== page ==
"That's spooky," said Pemberton, though he offered a possible explanation: The giant squid may have a breeding ground in nearby Storm Bay that they visit annually. Cuttlefish and arrow squid, for example, gather each year in Storm Bay in September and March respectively for "synchronized breeding." Maybe giant squid do the same.

There are indications that this giant squid had recently mated. Scientists found sperm deposits under her mantle—where sperm is stored before fertilizing the eggs.

But, cautioned Clyde Roper, a teuthologist (squid specialist) at the Smithsonian's National Museum of Natural History in Washington, D.C., studies of other squid have revealed that sperm packets or "spermatophores" can remain viable for weeks and sometimes months after mating. So there is no guarantee that the meeting of the sexes took place nearby, or even recently.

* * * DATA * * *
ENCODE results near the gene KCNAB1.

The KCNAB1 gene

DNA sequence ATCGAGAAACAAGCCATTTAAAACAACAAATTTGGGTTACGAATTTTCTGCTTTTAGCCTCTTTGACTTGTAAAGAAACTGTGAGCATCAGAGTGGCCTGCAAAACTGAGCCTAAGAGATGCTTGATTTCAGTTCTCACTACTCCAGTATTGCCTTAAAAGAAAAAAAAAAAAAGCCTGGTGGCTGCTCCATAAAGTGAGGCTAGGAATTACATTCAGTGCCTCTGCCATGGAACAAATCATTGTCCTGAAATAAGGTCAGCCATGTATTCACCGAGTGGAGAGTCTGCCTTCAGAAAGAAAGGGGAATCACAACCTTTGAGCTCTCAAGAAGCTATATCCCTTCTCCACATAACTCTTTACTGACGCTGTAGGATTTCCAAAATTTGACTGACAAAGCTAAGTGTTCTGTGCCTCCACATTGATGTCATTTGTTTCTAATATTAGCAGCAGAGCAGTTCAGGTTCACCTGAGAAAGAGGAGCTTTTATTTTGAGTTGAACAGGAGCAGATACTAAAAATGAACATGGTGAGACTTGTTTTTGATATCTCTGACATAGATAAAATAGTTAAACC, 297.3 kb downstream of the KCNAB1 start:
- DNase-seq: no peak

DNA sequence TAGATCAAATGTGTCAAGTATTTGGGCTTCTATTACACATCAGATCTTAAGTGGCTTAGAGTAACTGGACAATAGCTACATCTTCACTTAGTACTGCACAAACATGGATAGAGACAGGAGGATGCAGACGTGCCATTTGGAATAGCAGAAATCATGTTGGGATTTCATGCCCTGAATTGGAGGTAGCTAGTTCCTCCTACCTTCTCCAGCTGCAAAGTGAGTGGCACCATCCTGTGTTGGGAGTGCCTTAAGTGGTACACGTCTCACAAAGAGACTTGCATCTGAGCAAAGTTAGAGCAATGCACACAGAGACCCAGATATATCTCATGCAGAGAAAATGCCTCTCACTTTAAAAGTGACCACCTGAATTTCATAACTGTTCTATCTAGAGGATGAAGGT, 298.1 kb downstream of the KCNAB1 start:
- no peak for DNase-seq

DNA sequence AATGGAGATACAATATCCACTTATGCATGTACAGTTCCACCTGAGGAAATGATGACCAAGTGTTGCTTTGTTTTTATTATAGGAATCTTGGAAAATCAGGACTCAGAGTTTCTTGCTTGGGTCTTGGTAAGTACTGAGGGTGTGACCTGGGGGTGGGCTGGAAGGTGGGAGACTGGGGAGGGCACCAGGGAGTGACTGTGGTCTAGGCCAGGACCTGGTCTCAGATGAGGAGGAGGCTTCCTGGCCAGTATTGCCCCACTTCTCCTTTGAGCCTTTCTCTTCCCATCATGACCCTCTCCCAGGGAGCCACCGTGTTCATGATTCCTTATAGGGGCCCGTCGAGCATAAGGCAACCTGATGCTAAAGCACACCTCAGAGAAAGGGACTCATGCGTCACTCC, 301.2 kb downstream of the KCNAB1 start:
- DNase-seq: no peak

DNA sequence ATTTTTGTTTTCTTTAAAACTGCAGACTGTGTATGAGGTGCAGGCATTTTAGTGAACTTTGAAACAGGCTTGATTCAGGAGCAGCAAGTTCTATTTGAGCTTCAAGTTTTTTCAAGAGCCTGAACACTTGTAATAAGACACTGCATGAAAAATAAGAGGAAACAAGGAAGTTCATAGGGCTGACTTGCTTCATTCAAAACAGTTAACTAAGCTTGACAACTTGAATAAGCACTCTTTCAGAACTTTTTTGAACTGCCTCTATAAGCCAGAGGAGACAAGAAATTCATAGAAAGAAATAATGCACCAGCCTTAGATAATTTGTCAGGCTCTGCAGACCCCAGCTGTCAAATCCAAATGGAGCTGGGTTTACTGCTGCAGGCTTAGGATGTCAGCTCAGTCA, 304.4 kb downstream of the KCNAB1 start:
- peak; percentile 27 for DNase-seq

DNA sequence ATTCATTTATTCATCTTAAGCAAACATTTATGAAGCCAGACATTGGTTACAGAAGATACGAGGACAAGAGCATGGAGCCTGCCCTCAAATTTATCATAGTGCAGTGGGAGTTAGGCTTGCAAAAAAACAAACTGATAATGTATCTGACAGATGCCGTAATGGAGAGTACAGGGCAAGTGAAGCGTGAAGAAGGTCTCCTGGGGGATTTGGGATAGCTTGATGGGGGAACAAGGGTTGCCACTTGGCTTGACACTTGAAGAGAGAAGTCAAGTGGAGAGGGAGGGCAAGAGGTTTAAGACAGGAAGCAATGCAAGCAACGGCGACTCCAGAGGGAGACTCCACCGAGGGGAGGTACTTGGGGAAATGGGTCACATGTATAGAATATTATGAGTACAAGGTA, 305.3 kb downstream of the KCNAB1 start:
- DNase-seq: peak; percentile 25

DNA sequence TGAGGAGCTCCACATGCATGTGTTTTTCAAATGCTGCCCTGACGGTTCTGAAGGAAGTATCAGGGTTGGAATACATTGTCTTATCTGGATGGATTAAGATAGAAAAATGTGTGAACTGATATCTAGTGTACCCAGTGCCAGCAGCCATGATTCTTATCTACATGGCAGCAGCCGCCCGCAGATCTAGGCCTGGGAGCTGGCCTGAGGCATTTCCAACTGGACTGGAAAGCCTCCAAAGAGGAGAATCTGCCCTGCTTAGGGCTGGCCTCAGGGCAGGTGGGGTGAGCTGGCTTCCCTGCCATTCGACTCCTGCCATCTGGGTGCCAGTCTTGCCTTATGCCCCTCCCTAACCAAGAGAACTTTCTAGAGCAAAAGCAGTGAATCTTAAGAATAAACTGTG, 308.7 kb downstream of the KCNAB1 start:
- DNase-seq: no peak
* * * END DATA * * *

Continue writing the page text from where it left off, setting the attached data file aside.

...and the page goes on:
Regardless, "Tasmania is turning out to be a hot spot for giant squid," said Pemberton. And that's good news for squid seekers. Roper concurred. "Actually, the whole region—the band of ocean stretching from New Zealand's South Island to Tasmania and into the waters south of Australia—is a hot zone," said Roper, who has led three expeditions since 1996 to hunt for Architeuthis.

In the last 20 years, more than 100 giant squid have been hauled up by vessels in the waters off the coast of New Zealand's South Island, and Roper estimated that around 35 specimens have been found in south Australian waters.

A Creature of Mythic Proportions